Like 30 Rock and another Tina Fey creation, Unbreakable Kimmy Schmidt, there are lots of throwaway jokes and recurring gags here, the best of which is that we never really see Katie’s dad/Carol’s husband. An indication of his third-wheel status in the family, he’s perpetually out of focus in the background, or shot from behind, his face always obscured. At one point, Carol claims she left him in the car with the window open; in another episode, she and Katie forget his birthday, an incident that only warrants a brief cutaway to poor Dave Wendelson sitting at the kitchen table with a birthday cake, alone.
The relationship between Carol and Katie is the beating heart of Great News, a dynamic that, appropriately enough, sometimes overwhelms the show’s other elements — just as, appropriately enough, Martin’s pushy, stage-mom character sometimes eclipses her mousier daughter. It’s a funny dynamic, but it also adds a bit too much syrup to some of the episodes, and, at least at first, makes for a slightly weak protagonist in Katie. (Although, like Gilmore Girls, both mother and daughter are often central to any given episode.)
Ultimately, though, it works, because Great News is really about the overlap between personal and professional life — which is what any decent workplace comedy boils down to. The cruel joke at the heart of 30 Rock was that Fey’s Liz Lemon had no real personal life; she lived for her stupid show. Katie lives for the job, too, but the character is less jaded than Liz, and more open to the possibility of a fulfilling, well-rounded life. (I did mention she’s younger, right?)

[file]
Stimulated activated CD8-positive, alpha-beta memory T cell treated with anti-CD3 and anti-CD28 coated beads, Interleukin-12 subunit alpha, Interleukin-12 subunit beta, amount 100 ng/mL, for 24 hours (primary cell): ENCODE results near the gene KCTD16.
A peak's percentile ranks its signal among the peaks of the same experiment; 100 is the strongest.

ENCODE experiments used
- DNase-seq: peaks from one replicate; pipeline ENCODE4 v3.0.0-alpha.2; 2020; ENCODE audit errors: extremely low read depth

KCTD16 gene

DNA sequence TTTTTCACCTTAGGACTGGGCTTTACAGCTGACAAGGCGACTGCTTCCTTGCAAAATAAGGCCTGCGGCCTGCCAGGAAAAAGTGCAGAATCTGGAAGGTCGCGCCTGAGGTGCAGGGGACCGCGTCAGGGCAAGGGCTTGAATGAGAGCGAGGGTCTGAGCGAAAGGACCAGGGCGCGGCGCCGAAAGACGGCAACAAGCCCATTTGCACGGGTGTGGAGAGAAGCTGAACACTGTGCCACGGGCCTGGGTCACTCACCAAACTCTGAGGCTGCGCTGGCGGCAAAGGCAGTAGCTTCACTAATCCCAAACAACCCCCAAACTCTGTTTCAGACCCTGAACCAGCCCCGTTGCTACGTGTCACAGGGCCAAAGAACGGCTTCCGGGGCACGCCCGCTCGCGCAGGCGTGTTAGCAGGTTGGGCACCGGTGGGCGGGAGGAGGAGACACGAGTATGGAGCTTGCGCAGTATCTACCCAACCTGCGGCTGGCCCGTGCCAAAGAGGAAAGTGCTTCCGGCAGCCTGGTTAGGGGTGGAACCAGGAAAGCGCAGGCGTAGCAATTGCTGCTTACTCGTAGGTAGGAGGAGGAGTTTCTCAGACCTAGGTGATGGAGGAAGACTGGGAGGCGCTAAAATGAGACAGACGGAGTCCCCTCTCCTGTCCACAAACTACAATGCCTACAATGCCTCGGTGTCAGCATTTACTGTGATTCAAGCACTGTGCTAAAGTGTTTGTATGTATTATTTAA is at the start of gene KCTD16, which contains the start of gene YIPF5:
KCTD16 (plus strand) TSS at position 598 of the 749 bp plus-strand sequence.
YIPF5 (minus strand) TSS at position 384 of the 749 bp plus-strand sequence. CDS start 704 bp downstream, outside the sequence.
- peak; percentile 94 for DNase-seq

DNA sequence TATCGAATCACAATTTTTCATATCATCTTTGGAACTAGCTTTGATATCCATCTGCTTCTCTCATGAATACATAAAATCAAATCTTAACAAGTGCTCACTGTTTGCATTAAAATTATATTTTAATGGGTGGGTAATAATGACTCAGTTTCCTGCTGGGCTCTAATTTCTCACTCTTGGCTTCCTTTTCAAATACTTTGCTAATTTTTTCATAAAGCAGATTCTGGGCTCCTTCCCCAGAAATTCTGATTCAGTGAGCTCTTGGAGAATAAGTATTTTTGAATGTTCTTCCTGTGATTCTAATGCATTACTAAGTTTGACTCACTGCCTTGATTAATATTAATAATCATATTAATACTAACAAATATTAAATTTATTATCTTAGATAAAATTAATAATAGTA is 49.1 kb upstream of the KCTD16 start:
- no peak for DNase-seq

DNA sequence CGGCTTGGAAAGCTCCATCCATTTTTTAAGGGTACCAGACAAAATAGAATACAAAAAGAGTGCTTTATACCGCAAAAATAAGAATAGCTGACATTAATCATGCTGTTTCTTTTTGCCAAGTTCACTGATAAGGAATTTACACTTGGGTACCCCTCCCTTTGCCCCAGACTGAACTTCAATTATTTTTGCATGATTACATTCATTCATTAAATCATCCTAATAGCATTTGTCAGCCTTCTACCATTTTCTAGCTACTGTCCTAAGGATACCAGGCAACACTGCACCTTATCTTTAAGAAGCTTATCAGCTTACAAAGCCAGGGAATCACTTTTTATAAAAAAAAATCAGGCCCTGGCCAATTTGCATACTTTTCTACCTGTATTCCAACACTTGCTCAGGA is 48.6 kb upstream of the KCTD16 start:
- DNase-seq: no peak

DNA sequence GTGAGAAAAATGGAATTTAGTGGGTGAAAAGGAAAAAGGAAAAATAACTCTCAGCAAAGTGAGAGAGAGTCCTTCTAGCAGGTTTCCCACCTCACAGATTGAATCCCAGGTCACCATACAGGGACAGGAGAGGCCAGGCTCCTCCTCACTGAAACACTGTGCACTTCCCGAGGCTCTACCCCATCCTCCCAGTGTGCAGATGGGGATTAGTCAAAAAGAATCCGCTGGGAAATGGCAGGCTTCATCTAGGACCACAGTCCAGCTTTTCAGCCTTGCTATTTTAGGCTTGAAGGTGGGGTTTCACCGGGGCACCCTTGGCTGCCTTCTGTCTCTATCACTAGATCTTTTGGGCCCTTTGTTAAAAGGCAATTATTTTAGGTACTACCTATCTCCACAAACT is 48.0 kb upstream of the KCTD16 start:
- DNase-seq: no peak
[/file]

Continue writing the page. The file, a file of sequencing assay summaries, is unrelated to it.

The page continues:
The difference in personality — Katie’s an unabashed mama’s girl — gives Great News a slightly more wholesome quality than the tart 30 Rock. The fact that Great News bakes a will-they-won’t-they relationship into its core cast at all is an indication of its slightly softer approach. But as she learns over the course of the season to assert herself at work, Katie becomes a stronger character, bolder and funnier and with more personality. “My body is a temple, and by that I mean I let a lot of Jewish guys in,” she declares in one episode, giving herself the old Liz Lemon self-high-five.
Most sitcoms (recently, Superstore comes to mind) take a little time to find their footing and fine-tune the chemistry between cast members, and Great News is no exception. The more we get to know the characters, particularly the supporting cast, the funnier they become, like Beth, the no-nonsense doomsayer meteorologist, played by Wigfield: “Like it says on my tramp stamp,” she declares in one episode, “weather changes.” And, of course, the tension between Greg and Katie slowly builds.
If you’re not feeling it by episode three or four, jump back in around episode seven, when things start heating up a bit and the cast finds its groove. But Great News has enough jokes to float you through some of the earlier, weaker episodes — particularly those lampooning the conventions of TV news. (“Our job isn’t tracking down clues or meeting mysterious sources,” Greg tells Katie. “It’s saying stuff on TV that people already read on the internet.”) By the end of the ten-episode first season, the show won me over. Like any relationship worth pursuing, a sitcom demands commitment.
Great News premieres tonight at 9 p.m. on NBC.